How to weld copper pipe to the elbow?
A metal like copper could be attached using several processes. For instance, soldering, brazing, and welding are key joining processes. Choosing the method of connection depends on the type of alloy used, the strength requirements, as well as the application.
Pure copper is pliable and forming components from this metal is effortless. In comparison to other alloys (including Cu alloys), the pure metal is not hardenable like regular steel-grades because there is no change in their phase. The application of heat melts or softens this metal. As a result, unalloyed Cu components lose their strength, especially in HAZ or heat affected zones. It has a high rate of thermal conductivity. Therefore, forging any joint requires a pre-heat treatment, even if the thickness is moderate at best. Furthermore, the distortion of the component could be a problem due to a higher coefficient of thermal expansion. The issue occurs expressly on the closure of gaps during welding.
Welding - This process is apt for systems that have a thicker wall thickness, and when the material to be attached is the same. The temperature for this process is the highest amongst all the three techniques. Typically methods such as gas tungsten arc, Electric resistance, Oxy-fuel, submerged arc, or shielded metal arc aid to weld this metal.
Brazing - Similar to soldering, the difference in this mechanical process is the temperature of the melted filler metal, for this operation is higher than a solder. Though HVAC systems require a secure connection, it is ok to either braze or solder the tube.
In instances where fittings, like the elbow, are of another alloy or metal grade, a solder performs the task adequately. An elbow is a variety of fitting that influences change in the direction of flow. Commonly elbows influence the directional flow at angles of 22.5, 45, and 90 degrees. Generally, fittings like the elbow are a part of a piping system via internal threads, as both the tube and fitting are products that have internal threads. However, unlike other materials, a pipe in a copper-based HVAC system tends to be soft and weak to form a threaded connection. Hence, the elbows are attached to an arrangement by exercising a sweat connection. In such an organization, the elbow fitting has a bore constructed a little larger than the tube. A slight enlargement of the fitting makes it easier to slip on to the pipe. Once the elbow fitting slips over it, the nexus is soldered.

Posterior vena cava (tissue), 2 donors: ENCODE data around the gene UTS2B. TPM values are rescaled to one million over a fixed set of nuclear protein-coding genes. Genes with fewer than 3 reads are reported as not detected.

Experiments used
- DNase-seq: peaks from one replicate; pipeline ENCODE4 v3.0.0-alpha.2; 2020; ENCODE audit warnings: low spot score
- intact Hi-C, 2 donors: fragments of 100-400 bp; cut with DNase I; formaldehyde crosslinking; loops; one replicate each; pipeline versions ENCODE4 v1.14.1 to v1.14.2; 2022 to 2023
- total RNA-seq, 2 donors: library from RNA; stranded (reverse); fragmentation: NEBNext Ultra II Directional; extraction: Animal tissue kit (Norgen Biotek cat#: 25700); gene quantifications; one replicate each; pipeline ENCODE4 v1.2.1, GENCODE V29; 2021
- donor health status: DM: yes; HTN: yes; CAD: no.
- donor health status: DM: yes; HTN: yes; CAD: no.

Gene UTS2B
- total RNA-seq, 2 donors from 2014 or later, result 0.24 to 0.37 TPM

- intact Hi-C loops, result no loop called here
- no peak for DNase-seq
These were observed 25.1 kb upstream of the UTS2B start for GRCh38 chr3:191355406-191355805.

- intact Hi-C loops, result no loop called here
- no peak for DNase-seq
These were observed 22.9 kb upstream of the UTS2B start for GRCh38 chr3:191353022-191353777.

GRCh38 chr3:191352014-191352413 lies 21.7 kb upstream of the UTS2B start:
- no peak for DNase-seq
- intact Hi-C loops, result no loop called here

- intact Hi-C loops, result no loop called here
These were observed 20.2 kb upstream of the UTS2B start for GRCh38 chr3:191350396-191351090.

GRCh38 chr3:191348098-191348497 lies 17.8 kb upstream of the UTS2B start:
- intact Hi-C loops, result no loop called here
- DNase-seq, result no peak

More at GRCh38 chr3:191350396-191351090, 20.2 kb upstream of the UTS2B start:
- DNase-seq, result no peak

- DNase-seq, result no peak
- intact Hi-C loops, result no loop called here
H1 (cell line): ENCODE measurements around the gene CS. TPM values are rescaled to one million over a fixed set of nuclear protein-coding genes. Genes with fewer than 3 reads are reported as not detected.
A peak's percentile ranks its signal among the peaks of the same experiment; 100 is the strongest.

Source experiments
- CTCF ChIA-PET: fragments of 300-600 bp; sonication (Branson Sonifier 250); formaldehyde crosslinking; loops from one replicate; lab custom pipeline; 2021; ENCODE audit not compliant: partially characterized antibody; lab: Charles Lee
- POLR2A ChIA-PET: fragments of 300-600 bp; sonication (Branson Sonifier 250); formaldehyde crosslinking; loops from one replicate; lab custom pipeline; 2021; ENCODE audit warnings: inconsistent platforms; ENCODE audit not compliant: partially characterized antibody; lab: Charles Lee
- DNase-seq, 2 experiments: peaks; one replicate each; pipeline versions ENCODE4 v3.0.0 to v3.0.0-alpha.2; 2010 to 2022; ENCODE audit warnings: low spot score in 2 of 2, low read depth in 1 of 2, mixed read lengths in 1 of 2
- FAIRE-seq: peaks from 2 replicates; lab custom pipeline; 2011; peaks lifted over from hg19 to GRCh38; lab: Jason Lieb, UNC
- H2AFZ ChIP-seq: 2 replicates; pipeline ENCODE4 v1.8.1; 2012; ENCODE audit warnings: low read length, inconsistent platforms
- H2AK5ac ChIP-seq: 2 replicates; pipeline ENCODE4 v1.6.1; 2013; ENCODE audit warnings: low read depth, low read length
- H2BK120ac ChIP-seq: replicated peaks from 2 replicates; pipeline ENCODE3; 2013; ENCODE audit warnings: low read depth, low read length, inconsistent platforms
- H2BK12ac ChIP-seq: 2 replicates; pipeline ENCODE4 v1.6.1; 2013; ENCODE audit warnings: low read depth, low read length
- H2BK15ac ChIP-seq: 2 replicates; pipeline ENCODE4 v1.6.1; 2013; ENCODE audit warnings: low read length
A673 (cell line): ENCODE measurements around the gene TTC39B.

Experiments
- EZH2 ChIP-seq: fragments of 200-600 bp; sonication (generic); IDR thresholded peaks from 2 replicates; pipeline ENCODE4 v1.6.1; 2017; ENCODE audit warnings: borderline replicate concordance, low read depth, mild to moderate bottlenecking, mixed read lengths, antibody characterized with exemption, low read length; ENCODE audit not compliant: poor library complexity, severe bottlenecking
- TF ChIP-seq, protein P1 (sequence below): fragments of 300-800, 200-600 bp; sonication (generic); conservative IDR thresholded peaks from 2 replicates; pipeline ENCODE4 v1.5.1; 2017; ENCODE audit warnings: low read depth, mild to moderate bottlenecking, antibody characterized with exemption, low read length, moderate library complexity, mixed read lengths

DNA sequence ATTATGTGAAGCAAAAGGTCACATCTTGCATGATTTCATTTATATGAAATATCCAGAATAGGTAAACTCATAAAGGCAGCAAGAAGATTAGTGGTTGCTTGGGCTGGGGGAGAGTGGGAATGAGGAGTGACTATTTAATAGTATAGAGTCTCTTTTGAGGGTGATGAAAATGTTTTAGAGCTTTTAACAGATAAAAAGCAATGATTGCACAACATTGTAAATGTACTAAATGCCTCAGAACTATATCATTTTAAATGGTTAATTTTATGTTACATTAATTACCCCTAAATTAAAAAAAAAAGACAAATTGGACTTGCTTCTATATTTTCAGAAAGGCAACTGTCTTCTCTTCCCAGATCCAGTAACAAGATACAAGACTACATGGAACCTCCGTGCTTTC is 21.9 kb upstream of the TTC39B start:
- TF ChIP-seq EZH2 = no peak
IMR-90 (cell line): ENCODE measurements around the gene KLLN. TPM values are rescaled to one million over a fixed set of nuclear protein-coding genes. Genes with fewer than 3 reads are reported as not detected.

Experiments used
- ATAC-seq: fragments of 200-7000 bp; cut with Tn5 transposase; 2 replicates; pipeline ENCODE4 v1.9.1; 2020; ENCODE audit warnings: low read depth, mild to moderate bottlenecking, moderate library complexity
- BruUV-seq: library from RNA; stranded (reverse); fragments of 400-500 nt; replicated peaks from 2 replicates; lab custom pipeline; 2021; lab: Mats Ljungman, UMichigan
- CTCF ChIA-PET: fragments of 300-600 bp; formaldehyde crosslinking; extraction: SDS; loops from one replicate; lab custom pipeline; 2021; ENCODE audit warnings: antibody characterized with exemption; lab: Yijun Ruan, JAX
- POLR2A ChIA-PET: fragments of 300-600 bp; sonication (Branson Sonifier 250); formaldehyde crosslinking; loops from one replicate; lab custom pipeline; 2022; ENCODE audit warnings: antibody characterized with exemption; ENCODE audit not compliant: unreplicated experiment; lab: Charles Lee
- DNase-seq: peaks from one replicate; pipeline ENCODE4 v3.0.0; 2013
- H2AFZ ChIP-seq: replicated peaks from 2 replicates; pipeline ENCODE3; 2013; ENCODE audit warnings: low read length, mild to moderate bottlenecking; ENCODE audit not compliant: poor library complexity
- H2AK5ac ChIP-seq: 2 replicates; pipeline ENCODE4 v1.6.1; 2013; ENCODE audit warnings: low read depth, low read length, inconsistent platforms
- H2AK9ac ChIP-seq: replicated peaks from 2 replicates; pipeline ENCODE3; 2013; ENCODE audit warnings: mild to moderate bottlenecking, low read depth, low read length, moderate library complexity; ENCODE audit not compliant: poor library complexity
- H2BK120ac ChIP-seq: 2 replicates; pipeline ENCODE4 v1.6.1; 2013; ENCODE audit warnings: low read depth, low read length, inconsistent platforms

Soldering - The term sweat connection obtains its name from the process it undergoes. The attachment of the fitting or the elbow is by the heat received when exposed to a propane torch. The heat treatment causes the metals to melt and fuse. Therefore a leak-free and tightly integrated joint is obtained. Using this method is an efficient way to join thinner cross-sections even if both the fitting and pipe vary.Following a strict method ensures good quality welds between the fitting and the pipe. First, the welder needs to polish and smoothen the tube with the use of an emery cloth or a woven abrasive pad. Any synthetic material abrasive woven pad can clean copper. Once the surface is free from blemishes, using a flux brush, the application of a layer of flux is the next step. After the removal of excess flux, the torch flame directly heats the fitting. The flux in the fitting acts as a guide by bubbling, which in turn causes steam. Once the solder on the pipe melts, it is adequately hot. Different areas of the fitting joints could make an efficient soldered connection. Once the joint is sufficiently cold, the piping system can undergo a test. A leak in the system would require reheating up to the point when the solder melts and joint disassembly. Following the joint disassembly, the welder will have to clean, flux, heat as well as solder them again.